The roadwork in Kerala is excellent and there is always more than one route to a destination – so it pays to take the time to stop and ask for the best road to take. SH 1 – the Chengannur road, took us thro some of the most scenic roads in Kerala, lush green paddy fields on either side of the road, as far as the eye could see, with the dark monsoon clouds in the skies. Got to Chennamkary by about 1730 hrs and parked the car in some obliging soul’s compound. Mathew had sent his boat to the boat jetty to pick us up. The boat was a 2 man paddle boat which could seat 5/6 persons and with all our baggage was a tight squeeze. Unfortunately couldn’t shoot as it was raining and would have been difficult to keep the camera dry – holding an umbrella over one’s head as well as keep one’s body in line amidships, otherwise we could have tilted over. Freeboard must have been about 4” !! – Strange situation when 2 of the 3 passengers were seamen on deep drafted vessels. Crossed over to Chennamkary island and Mathew’s family residence abutted the boat jetty – probably every house in the small island of Chennamkary have their own jetty’s!
Our home stay was owned by a very old family of Chennamkary, the Zacharias’ and one of the brother’s Mathew was waiting to welcome us. It was a family set up consisting of three bungalows in one compound each having about 4 to 6 double occupancy rooms. The rooms were comfortable and clean and the home stay had a very friendly family atmosphere with the owners eating their meals with their guests.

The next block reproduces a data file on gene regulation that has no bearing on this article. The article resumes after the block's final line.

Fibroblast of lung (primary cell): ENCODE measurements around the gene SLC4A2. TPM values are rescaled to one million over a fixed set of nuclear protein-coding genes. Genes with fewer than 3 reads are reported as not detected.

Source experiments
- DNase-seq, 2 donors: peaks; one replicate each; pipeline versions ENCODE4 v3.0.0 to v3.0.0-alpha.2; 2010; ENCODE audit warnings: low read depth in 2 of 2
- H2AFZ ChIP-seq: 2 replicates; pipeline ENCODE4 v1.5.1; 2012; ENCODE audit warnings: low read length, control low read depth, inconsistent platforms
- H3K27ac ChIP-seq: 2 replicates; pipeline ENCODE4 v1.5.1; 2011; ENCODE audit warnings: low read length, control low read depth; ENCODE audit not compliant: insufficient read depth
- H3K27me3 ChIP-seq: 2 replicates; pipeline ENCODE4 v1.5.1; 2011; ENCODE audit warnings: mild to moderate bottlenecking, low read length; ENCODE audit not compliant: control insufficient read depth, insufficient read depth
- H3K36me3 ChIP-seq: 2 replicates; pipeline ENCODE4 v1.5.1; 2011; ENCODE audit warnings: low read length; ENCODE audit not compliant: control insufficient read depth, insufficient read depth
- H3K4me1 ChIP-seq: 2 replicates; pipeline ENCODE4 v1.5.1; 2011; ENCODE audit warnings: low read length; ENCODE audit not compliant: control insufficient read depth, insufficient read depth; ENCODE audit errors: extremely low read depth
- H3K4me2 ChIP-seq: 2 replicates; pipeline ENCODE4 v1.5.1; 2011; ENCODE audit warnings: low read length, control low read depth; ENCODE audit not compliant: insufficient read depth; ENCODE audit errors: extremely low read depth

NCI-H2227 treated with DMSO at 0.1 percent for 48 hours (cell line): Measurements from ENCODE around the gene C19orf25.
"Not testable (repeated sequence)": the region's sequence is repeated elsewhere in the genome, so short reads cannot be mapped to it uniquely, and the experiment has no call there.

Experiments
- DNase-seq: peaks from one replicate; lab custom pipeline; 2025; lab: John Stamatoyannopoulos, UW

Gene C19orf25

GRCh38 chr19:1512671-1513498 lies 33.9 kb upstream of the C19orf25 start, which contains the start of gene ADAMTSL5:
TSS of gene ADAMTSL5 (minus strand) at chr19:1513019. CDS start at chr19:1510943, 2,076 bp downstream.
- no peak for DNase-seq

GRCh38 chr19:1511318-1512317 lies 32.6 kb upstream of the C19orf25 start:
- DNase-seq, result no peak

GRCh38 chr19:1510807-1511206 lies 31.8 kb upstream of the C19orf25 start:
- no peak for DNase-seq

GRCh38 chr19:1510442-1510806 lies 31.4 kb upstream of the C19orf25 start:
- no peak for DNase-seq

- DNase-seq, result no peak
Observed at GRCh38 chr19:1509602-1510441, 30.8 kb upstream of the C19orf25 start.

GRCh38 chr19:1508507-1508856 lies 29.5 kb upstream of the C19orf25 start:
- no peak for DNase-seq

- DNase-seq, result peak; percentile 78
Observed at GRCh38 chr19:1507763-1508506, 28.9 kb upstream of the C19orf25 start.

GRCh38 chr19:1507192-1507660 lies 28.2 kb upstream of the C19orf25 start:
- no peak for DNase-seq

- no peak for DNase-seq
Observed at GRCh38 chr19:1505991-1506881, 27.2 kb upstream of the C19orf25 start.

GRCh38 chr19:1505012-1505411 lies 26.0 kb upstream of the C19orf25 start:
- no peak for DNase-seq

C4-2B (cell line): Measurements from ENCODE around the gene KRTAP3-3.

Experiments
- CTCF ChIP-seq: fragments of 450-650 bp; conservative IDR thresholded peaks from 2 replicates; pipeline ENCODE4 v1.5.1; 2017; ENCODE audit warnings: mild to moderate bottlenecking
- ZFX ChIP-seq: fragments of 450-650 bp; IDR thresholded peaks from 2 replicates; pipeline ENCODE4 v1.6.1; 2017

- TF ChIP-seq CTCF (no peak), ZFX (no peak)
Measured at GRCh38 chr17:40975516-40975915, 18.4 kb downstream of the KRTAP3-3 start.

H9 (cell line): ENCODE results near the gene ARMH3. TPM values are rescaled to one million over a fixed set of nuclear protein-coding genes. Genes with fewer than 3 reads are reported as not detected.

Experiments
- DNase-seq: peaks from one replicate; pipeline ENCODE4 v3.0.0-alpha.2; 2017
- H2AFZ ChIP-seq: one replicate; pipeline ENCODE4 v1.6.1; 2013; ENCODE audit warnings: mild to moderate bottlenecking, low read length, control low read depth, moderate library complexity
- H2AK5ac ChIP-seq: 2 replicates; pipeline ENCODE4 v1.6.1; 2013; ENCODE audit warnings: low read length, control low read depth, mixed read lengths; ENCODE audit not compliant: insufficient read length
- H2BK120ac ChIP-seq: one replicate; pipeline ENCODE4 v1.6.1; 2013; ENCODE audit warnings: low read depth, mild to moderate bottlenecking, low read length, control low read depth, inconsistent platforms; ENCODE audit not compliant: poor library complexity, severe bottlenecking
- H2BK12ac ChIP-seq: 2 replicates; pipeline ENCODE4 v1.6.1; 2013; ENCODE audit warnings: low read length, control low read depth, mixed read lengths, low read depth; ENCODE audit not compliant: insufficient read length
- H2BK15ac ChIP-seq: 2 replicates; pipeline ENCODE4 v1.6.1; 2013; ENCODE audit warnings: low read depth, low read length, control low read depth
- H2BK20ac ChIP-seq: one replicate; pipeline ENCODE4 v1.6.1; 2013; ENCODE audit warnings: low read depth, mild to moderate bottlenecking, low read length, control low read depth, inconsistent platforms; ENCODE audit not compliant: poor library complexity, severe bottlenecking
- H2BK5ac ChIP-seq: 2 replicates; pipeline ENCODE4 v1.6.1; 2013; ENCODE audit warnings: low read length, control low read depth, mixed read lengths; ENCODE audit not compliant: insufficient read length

Chennamkary is a small island roughly 6 km by 4 km in size with no mechanized vehicles of any sort and is in the Kuttanand district. This district like others in the backwaters of Kerala is crisscrossed by waterways apart from the usual paddy cultivation cassava; bananas and yams are also grown here. A unique feature of cultivation here is that many fields are below sea level and surrounded by earthen embankments. The backwaters of Kerala are a chain of brackish lagoons lying parallel to the Arabian sea and has a vast net work of 5 lakes linked by canals, both manmade and natural; fed by 38 rivers, virtually covering half the state. Waves & shore currents create barrier islands across the mouth of the rivers and artificial barrages help to keep the SW from entering deep into the fresh water lakes. Interconnection between the various canals, rivers, lakes and inlets is formed by more than 900 km of waterways. For eg. National Waterway No. 3 from Kollam to Kottapuram covers 205 km and runs parallel to the coast. Vembanad Kayal is the largest lake in India, covering 200 sq km and is bordered by Alapuzzha, Kottayam and Erankulam districts. Allepy, called “Venice of the East” is 40 km away from Chennamkary and is criss- crossed by a network of canals.
The world famous “Kettuvallams” or houseboats ply the backwaters of Kerala and are about 100 ft long and thatch covered. Modern day houseboats have their own kitchens, attached bathrooms, gensets and the rooms are air-conditioned. In the past they were used to transport grain and had also served as quarters for the royal families.
From the photo-ops point of view the first evening at Chennamkary was a bit of washout as it had started raining heavily. So just settled down in the front verandah and shared a sundowner with the other guests; two exchange students from Germany who were studying law at NLSU B’lore. A simple, but very tasty dinner of Kerala Parotas, salad, chicken & mixed veg curry and curd.